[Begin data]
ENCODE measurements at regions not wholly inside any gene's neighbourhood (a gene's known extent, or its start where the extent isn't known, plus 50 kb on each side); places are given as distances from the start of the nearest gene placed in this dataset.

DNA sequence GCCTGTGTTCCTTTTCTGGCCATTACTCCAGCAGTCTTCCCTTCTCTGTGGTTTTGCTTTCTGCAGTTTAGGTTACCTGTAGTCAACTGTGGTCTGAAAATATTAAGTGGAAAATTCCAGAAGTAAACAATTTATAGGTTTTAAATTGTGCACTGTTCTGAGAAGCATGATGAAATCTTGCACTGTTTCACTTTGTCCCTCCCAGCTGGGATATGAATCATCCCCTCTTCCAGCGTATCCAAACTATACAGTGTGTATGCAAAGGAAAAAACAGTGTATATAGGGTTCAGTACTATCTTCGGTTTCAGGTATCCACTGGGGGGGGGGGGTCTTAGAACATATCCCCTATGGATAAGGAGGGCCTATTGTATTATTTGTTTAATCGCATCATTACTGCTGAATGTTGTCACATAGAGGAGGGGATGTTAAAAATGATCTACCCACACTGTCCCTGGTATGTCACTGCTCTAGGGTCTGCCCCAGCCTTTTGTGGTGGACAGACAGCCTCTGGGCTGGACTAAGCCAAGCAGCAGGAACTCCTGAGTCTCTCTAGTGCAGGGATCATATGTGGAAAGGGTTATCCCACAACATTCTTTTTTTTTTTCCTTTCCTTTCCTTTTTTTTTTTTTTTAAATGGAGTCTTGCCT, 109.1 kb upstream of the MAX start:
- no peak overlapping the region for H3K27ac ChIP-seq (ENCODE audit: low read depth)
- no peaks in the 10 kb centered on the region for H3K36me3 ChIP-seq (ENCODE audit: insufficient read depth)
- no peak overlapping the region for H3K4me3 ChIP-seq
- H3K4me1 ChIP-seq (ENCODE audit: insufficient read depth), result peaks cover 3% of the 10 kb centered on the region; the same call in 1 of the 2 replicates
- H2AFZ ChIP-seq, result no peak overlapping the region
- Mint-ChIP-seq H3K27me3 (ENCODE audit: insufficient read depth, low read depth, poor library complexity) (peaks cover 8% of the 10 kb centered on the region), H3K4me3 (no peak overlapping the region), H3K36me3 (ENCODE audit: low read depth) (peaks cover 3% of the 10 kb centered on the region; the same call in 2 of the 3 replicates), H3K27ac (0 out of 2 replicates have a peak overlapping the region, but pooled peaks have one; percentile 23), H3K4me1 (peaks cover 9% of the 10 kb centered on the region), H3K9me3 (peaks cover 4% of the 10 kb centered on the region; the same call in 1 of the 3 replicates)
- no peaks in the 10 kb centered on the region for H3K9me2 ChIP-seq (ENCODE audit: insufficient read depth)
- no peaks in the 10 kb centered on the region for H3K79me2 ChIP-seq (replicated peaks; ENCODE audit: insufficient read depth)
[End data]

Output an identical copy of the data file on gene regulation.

ENCODE measurements at regions not wholly inside any gene's neighbourhood (a gene's known extent, or its start where the extent isn't known, plus 50 kb on each side); places are given as distances from the start of the nearest gene placed in this dataset.

DNA sequence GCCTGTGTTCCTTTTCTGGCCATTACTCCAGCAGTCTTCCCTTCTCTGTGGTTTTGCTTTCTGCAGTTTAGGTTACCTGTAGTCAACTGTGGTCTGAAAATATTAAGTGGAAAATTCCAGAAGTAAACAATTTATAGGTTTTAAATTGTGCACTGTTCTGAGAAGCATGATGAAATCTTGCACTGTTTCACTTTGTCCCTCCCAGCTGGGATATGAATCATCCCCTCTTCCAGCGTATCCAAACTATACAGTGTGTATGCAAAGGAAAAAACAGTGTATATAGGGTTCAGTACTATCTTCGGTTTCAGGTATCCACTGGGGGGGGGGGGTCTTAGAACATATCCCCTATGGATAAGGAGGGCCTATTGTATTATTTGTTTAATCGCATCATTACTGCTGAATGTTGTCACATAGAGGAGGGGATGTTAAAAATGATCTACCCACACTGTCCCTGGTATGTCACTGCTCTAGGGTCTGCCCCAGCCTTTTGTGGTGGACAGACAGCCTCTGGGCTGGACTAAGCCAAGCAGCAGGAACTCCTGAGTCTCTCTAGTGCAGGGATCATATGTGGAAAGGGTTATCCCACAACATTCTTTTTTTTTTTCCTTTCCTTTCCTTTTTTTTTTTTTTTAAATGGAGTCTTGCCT, 109.1 kb upstream of the MAX start:
- no peak overlapping the region for H3K27ac ChIP-seq (ENCODE audit: low read depth)
- no peaks in the 10 kb centered on the region for H3K36me3 ChIP-seq (ENCODE audit: insufficient read depth)
- no peak overlapping the region for H3K4me3 ChIP-seq
- H3K4me1 ChIP-seq (ENCODE audit: insufficient read depth), result peaks cover 3% of the 10 kb centered on the region; the same call in 1 of the 2 replicates
- H2AFZ ChIP-seq, result no peak overlapping the region
- Mint-ChIP-seq H3K27me3 (ENCODE audit: insufficient read depth, low read depth, poor library complexity) (peaks cover 8% of the 10 kb centered on the region), H3K4me3 (no peak overlapping the region), H3K36me3 (ENCODE audit: low read depth) (peaks cover 3% of the 10 kb centered on the region; the same call in 2 of the 3 replicates), H3K27ac (0 out of 2 replicates have a peak overlapping the region, but pooled peaks have one; percentile 23), H3K4me1 (peaks cover 9% of the 10 kb centered on the region), H3K9me3 (peaks cover 4% of the 10 kb centered on the region; the same call in 1 of the 3 replicates)
- no peaks in the 10 kb centered on the region for H3K9me2 ChIP-seq (ENCODE audit: insufficient read depth)
- no peaks in the 10 kb centered on the region for H3K79me2 ChIP-seq (replicated peaks; ENCODE audit: insufficient read depth)